Every company has risks and it would be negligent to ignore them. These are the biggest that I identified from the 2012 annual report
- The risk in many projects lies with the physical construction of the asset and Kentz has its own construction workforce that has developed the skills and experience to successfully build these assets. But if its projects fail it has gross exposure of over $300m to claims against it.
- Kentz also operates in emerging countries, and labour disputes like this are common. So far its margins have been relatively stable however.
- Approximately 72% of the Group’s revenues are derived from its top ten customers and the loss of major customers could have material impact on the business.
- The contract business is reliant on continual awards of contracts and future revenues are far from certain. Sudden falls in revenues are not unheard of.
- A major downturn in the oil and gas industry would have severe consequences for Kentz
I’ve always felt UK annual reports are very light on risks compared to US companies 10-K filings. But by checking on Hoovers for a US competitor here, I found Fluor Corporation (NYSE:FLR) as a good source of risk details. Their 10-K here gives a much more detailed list of risks for companies in this industry but I wont note any additional ones here. As an aside it useful to note that Fluor’s margins are half those of Kentz’, but it trades on a PE of 17 and its profits are not as consistent, or growing like Kentz are.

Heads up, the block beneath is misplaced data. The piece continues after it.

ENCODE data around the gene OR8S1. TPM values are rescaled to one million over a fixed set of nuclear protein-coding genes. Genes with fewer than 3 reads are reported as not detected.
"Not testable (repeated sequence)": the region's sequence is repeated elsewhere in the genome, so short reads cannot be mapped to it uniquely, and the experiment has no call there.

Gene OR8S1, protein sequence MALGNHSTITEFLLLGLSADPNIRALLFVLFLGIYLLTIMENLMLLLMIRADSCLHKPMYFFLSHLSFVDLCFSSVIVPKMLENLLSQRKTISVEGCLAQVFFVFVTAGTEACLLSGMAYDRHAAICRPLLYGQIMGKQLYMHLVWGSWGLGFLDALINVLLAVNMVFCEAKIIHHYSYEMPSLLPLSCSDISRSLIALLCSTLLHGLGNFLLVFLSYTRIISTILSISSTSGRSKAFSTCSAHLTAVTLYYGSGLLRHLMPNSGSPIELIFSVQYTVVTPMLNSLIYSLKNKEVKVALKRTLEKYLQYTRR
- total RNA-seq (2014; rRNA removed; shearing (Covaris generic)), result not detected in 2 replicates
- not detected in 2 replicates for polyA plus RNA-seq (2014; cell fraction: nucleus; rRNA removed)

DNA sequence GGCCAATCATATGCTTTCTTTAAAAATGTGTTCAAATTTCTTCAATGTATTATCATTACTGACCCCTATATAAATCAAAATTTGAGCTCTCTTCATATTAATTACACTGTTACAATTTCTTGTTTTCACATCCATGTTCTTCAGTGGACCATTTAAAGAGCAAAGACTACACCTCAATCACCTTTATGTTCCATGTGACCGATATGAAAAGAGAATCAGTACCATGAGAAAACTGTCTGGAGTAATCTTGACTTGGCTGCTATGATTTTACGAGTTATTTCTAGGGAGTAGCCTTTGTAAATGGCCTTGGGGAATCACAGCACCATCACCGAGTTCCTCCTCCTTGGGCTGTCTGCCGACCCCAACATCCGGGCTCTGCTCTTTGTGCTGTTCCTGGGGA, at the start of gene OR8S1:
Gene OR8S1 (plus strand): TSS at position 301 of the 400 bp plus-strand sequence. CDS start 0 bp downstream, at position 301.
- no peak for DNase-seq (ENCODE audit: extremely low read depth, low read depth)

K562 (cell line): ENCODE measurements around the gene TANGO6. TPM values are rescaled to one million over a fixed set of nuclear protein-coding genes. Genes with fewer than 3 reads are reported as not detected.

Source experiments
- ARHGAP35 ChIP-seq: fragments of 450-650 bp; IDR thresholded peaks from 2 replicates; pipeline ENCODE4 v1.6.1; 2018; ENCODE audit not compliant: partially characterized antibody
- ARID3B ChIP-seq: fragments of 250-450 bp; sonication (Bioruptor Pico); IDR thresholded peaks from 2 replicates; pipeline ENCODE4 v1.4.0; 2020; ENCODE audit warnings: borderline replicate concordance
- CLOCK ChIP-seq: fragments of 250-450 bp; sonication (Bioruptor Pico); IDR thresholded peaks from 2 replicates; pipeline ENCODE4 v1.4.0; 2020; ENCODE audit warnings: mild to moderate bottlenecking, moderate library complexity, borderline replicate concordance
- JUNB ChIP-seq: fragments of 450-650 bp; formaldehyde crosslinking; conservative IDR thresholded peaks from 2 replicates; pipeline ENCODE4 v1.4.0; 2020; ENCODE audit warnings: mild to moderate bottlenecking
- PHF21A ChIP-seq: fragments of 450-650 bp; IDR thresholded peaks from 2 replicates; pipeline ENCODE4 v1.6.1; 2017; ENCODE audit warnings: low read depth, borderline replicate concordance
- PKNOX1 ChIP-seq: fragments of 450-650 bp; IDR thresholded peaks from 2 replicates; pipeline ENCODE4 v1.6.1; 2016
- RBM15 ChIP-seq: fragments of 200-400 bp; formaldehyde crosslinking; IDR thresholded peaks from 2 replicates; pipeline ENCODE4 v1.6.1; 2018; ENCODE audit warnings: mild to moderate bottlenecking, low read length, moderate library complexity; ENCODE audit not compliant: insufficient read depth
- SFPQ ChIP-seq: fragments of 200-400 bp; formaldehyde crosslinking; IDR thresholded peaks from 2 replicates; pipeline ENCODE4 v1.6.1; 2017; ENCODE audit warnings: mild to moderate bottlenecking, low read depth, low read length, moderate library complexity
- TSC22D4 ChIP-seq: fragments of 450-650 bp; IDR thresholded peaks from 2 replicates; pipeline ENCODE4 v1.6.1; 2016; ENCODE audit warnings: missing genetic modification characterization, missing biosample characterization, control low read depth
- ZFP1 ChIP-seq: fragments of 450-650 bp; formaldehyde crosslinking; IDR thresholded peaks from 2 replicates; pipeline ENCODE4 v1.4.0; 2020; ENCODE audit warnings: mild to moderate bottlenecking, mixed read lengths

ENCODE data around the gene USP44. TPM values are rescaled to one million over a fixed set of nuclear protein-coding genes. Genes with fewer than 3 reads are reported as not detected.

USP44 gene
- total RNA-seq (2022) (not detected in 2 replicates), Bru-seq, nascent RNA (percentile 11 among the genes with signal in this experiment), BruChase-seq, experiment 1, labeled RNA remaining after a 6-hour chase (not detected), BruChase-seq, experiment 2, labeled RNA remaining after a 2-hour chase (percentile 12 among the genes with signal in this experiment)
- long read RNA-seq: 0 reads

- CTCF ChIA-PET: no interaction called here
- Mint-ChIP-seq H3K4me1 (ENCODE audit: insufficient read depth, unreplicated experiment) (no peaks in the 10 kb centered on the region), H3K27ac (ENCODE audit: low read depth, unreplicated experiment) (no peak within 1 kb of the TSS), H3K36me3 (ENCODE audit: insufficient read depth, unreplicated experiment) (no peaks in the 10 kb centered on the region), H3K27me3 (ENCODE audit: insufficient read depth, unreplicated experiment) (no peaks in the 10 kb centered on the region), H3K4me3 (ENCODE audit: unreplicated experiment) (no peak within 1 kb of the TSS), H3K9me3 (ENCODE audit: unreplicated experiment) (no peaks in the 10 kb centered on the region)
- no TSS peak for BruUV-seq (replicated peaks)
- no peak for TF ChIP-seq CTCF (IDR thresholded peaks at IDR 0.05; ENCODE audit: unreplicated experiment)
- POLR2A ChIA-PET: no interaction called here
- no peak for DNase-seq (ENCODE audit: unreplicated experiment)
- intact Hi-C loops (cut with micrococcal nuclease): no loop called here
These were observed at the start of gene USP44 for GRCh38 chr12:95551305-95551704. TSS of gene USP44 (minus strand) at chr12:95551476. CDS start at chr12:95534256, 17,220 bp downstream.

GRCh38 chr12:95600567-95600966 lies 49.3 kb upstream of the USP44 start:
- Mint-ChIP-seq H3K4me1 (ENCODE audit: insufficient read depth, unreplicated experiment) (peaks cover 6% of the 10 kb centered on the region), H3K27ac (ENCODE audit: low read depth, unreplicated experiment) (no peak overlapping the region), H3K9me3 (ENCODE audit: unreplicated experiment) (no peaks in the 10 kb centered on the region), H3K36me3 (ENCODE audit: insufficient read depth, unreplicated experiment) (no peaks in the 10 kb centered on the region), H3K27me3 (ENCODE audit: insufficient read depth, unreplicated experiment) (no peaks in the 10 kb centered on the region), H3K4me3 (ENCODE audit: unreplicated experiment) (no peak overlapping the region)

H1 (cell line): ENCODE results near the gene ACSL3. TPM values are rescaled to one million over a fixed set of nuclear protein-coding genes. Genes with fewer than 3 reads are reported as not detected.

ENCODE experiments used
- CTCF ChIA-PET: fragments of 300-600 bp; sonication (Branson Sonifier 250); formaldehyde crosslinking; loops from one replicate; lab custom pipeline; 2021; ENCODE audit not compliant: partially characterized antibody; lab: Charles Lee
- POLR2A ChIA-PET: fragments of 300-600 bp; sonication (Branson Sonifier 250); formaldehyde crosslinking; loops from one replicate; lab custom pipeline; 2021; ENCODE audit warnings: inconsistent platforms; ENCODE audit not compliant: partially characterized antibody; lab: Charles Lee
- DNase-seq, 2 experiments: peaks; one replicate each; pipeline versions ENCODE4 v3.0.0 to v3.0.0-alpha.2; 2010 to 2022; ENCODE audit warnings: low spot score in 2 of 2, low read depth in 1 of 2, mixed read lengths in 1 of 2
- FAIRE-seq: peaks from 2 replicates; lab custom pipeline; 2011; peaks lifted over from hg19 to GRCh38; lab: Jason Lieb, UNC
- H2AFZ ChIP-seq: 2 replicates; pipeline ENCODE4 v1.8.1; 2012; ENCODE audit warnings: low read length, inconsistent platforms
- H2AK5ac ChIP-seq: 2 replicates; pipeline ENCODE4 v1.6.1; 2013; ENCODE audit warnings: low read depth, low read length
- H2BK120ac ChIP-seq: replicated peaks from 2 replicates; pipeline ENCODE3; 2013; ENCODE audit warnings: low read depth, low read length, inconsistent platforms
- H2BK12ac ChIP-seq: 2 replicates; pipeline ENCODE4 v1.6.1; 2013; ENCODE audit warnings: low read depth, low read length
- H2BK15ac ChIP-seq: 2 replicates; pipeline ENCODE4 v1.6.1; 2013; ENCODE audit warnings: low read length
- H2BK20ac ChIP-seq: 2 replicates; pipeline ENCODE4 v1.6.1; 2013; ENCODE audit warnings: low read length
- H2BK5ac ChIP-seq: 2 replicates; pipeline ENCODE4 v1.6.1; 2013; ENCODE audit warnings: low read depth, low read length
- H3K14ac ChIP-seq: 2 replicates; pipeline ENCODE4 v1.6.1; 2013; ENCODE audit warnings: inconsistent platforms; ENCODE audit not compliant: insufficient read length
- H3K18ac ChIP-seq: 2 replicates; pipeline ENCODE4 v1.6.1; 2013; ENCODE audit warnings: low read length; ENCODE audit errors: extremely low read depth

I’ve also been through and checked Kentz against my Investment Checklist and found nothing amiss. Even analysts are universally rating this stock as a strong buy.
Valuation & Conclusion
Historical earnings growth has been 18% per year on a diluted per share basis. This may not be sustainable going forward but I think at least 10% is achievable for the next 5 years. This fits with their guidance for double digit earnings growth next year. Operating margins have been consistent for the last 7 years with only 2011 standing out as the year of lowest margins.
Using my PE ratio tool and a 10% growth rate for 5 years followed by another 5 years of 5% growth, I calculate a PE ratio of 17 as suitable at a 10% discount rate. However, only 84% of profits are free cash flow, so I will discount this to a PE ratio of 14.
But that doesn’t include their cash on the balance sheet, which amounts to $1.51 per share. So in total I believe the shares are worth 1.51 + 14 x 0.60 = $9.91 per share (£6.50). With today’s price of £3.91 that represents a 40% margin of safety.
Not only that but this company reinvest earnings at a high rate of return and is a great candidate for a long term investment. With a return on equity of 25% the more this company reinvests the better. Some people may ask what is this company doing with all this cash-flow? That’s an important question. The answer is, at the moment, nothing! That is why we have such a large cash amount on the balance sheet. Sooner rather than later the board will hopefully return this to shareholders, that should be a catalyst for waking the market up to their value. Of course, there is the chance that they squander it on an expensive acquisition but with today’s margin of safety in the share price I think investors are somewhat protected from this. Also management have shown no precedent for this kind of behaviour and with a major shareholder as chairman this should reduce the risk.
I consider this a fantastic long term holding with a good margin of safety. I’m now long LSE:KENZ with a position size around 8%.